I ran across an eye-opening report this week, "Nearly perfect fluidity: from cold atomic gases to hot quark gluon plasmas". Not exactly the area that I normally work in although I have mentioned before that subatomic physics can contribute to polymer science. Instead it the abstract that got me to start reading the article.
Liquid viscosity drops with increasing temperature, while gas viscosity increases with temperature. This means that for a fluid, there is a minimum viscosity, probably in a supercritical region. One way to scale viscosity across fluids is with the kinematic viscosity (h/n, h is the viscosity, n is the density) but density is hard to measure/define for the quark gluon plasmas (I'll just have to take the authors word on it) so a better option is divide by the entropy, s. And then using string theory (which we all know is better called "the string hypothesis" since its never been tested), it's proposed that h/s >= h-bar/(4pkb), (kb is Boltzmann's constant). So there we have it - an absolute lower limit for viscosity.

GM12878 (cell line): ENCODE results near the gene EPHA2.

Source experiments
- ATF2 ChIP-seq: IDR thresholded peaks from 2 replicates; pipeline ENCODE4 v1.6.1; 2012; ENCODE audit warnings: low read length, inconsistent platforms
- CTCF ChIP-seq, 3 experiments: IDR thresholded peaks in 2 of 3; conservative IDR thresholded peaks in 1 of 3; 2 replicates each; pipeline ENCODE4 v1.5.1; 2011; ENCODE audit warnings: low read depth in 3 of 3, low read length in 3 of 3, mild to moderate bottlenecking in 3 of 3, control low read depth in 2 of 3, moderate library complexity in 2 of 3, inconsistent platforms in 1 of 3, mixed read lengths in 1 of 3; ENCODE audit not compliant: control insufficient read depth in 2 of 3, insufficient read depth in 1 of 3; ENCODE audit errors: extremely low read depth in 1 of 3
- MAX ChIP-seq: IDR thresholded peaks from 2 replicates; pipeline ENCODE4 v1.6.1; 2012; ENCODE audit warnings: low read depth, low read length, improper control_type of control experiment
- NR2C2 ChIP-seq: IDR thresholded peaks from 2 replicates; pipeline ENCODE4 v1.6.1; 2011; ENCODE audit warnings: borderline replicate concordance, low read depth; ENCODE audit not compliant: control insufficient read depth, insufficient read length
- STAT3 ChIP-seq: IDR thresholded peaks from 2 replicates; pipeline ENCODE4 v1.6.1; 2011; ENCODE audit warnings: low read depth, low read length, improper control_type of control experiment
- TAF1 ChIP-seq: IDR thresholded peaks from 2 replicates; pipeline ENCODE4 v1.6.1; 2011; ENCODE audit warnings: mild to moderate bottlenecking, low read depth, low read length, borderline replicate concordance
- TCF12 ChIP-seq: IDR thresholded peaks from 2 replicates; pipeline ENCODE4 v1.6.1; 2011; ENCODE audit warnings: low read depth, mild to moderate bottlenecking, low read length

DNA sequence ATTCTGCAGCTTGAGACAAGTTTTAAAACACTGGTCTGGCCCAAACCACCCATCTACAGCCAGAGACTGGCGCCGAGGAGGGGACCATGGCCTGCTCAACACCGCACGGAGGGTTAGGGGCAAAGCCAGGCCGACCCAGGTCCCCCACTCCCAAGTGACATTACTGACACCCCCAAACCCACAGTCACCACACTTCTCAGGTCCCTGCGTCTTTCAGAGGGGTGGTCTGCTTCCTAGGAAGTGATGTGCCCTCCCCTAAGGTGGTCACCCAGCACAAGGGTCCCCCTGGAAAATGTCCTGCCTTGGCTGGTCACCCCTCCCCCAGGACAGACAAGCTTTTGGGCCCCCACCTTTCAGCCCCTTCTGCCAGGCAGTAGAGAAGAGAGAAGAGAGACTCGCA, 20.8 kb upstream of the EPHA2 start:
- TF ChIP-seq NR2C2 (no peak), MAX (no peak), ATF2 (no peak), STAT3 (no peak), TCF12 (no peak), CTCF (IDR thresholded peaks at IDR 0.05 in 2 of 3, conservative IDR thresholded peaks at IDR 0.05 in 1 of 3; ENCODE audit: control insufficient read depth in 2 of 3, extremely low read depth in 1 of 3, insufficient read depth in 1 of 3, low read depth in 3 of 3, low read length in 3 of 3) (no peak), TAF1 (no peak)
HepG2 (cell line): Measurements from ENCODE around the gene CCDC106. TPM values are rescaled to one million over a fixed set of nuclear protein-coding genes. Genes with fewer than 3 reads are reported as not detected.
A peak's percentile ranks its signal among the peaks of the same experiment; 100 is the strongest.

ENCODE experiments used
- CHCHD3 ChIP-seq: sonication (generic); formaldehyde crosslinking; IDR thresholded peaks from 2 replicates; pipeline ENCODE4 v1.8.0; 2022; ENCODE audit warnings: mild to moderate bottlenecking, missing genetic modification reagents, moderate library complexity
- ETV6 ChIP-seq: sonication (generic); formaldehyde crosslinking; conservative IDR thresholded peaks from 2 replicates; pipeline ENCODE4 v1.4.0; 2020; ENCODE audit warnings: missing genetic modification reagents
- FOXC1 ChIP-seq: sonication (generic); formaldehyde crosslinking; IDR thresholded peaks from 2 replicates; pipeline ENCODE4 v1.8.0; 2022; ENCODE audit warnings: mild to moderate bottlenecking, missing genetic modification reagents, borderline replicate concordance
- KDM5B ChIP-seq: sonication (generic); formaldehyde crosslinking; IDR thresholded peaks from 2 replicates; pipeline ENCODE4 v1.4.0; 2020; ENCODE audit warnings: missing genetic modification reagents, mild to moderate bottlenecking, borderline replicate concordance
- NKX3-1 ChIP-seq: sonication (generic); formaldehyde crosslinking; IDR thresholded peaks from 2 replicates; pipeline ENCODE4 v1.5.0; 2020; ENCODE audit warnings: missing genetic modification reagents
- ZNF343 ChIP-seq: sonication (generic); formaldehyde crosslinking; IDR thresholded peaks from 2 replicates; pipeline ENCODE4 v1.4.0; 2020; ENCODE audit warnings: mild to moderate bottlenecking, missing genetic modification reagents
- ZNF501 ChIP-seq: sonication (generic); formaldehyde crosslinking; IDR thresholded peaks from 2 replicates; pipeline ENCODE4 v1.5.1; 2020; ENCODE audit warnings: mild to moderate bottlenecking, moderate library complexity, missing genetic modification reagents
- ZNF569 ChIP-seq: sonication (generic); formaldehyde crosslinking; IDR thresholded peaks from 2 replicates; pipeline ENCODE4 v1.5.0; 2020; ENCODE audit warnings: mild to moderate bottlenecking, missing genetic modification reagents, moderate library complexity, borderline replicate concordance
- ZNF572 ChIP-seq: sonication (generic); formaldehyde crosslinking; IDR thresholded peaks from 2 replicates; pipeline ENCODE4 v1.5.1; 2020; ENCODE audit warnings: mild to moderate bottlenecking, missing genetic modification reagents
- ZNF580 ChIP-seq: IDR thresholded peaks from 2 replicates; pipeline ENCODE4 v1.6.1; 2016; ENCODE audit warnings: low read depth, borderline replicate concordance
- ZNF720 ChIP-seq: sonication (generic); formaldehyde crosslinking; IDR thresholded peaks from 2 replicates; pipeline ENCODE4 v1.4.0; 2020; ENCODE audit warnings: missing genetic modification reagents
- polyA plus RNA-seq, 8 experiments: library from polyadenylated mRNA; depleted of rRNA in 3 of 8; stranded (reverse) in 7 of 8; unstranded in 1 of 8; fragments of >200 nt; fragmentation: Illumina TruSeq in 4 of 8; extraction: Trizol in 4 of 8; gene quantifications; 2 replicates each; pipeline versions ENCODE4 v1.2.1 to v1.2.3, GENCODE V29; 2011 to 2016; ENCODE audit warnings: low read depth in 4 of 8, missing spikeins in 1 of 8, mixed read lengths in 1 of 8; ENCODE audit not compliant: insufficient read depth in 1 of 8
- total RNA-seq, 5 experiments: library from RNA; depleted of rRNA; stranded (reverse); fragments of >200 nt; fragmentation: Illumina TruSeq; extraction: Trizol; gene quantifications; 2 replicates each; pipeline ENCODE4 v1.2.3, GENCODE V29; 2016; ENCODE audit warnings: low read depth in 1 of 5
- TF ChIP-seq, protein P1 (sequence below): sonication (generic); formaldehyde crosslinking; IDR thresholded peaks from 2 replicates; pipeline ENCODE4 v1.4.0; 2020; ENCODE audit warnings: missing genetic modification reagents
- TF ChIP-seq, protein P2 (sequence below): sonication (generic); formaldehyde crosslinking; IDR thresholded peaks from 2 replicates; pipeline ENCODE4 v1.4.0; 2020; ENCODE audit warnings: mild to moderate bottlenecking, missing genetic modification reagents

Water at 226 bar and 650 K is still well above the limit, but that doesn't surprise me given the strongly associative nature of H2O molecules. 4He gets much closer at 2.2 bars and 5.1 K, but the champ is the quark gluon plasma at conditions of 880 x 1032 bar and 2 x 1012 K. The rest of the article is mostly in the realm of exotic physics, at which point I returned to my regularly scheduled reading. I'm not going to run a those conditions in any extruders.